Once again, White was considered a long shot. He had to survive a contested Democratic primary and runoff just to get to Clements.
The Dallas Republican, who outspent White 2-to-1, went to bed on election night assured by his pollster that he would win. He woke up a lame duck.
The credit for White’s upset largely went to U.S. Sen. Lloyd Bentsen and Lt. Gov. Bill Hobby, who financed a massive Democratic turnout effort that propelled a generation of Democrats, including Ann Richards, Jim Mattox, Jim Hightower and Garry Mauro, into higher office.
Ratliff said White didn’t get credit for his contribution to the 1982 electoral sweep.
“If you went into the black precincts and in the rural areas, Mark White did better than Bentsen and Hobby,” he said.
Although he came out of the Democratic Party’s conservative wing, White moderated his views over the years.
Early in his career, White had opposed the extension of the federal Voting Rights Act and the public education of the children of unauthorized immigrants.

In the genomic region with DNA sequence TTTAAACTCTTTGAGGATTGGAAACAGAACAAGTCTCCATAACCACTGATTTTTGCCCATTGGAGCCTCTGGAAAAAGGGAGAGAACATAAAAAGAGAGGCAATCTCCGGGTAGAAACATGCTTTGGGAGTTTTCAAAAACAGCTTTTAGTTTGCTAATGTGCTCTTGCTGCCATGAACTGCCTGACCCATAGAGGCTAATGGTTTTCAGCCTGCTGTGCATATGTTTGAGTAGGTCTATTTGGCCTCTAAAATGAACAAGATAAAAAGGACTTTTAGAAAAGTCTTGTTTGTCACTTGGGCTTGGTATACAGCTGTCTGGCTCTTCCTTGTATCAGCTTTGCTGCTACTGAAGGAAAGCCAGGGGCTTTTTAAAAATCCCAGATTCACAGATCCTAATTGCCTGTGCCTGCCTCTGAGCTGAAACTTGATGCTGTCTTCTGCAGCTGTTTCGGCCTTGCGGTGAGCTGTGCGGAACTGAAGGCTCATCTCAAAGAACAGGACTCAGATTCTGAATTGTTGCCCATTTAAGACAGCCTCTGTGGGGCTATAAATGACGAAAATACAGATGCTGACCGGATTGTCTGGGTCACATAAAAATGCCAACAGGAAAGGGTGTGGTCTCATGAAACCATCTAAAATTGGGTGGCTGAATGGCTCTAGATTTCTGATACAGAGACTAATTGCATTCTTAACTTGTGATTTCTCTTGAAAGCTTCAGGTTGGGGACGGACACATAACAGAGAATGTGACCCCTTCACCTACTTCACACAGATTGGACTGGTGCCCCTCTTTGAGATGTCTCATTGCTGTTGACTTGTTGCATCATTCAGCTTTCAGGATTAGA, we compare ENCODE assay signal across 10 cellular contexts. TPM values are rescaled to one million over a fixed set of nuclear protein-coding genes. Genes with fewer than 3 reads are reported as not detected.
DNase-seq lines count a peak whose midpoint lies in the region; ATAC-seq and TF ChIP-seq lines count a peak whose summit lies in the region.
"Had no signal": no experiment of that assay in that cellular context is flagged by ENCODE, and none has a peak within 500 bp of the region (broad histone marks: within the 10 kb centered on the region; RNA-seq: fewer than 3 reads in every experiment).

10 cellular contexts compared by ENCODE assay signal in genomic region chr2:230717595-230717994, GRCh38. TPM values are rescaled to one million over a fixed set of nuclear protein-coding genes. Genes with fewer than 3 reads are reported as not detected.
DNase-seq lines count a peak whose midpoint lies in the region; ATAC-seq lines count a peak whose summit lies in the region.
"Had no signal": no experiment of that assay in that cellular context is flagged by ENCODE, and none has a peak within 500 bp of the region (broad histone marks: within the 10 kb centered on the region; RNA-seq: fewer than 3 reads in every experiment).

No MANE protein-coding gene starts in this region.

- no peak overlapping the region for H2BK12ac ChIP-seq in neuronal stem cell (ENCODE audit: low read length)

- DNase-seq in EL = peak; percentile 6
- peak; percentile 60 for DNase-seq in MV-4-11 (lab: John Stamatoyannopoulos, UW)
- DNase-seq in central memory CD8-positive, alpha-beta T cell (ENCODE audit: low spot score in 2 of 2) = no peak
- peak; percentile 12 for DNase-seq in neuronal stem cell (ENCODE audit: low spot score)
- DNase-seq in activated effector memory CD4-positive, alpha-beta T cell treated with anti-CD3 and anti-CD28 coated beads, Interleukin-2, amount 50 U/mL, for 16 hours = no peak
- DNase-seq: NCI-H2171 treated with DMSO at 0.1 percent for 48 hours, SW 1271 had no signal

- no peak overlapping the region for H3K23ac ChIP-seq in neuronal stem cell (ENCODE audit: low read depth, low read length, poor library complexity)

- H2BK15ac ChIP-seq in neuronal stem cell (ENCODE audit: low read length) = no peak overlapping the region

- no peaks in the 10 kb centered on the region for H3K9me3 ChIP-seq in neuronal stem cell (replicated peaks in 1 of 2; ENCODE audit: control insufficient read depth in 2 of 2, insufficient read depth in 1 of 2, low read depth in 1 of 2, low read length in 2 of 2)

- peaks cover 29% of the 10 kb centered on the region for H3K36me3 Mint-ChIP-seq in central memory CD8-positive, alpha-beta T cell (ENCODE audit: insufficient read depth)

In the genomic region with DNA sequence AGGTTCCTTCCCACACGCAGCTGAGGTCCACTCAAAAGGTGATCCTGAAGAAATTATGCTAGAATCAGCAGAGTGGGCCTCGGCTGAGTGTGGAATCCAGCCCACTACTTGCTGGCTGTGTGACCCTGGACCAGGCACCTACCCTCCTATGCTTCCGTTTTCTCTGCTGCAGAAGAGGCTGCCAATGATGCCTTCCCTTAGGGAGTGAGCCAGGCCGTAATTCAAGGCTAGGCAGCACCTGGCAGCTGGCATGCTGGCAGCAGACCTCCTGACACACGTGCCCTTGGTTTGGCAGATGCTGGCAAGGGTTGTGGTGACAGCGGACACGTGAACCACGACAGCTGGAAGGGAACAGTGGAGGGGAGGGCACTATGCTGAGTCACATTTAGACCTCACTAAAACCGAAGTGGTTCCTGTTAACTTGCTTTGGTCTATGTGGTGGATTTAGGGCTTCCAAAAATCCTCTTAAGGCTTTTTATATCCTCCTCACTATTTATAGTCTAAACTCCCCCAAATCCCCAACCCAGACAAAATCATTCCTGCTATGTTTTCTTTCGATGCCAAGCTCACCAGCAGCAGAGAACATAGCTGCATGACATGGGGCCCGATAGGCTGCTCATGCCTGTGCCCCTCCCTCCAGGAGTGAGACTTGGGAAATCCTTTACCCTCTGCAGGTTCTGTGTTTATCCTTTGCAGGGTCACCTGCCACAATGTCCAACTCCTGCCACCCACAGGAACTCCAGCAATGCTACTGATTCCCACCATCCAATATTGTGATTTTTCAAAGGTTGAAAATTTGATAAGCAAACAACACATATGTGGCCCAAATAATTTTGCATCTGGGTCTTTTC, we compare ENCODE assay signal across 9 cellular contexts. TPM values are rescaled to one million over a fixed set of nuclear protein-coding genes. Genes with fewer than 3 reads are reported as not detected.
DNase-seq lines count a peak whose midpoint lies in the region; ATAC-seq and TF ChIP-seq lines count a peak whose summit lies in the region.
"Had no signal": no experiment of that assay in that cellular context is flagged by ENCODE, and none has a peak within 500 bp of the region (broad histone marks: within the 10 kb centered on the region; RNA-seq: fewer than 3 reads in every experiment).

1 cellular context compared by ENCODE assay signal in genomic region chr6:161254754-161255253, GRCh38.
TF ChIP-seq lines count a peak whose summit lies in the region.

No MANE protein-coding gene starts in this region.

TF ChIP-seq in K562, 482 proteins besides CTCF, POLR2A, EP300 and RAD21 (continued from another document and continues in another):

“Then I got a hold of him,” Holman said. “White became a better Democrat as time went by.”
As a gubernatorial candidate, White campaigned against big utilities and escalating electric rates. He called for double-digit pay raises for teachers while insisting there was no need for a tax increase.
Skeptics questioned White at every turn.
“Is Mark White born-again populist or just a ‘gimmick governor’?” read one headline.
White’s stature, however, was growing on the national scene.
He frequently criticized President Ronald Reagan as speculation grew that he might be on the 1984 Democratic national ticket as a vice presidential candidate.
At National Governors Association meetings, White was watched as closely as his peers: Arkansas’ Bill Clinton, Massachusetts’ Michael Dukakis and Arizona’s Bruce Babbitt.
White’s biggest success during his first year in the governor’s office — and perhaps his most lasting legacy — was the successful recruitment of a major research conglomerate to Austin.
White put Powers in charge of trying to win the national recruitment battle for Microelectronics and Computer Technology Corp.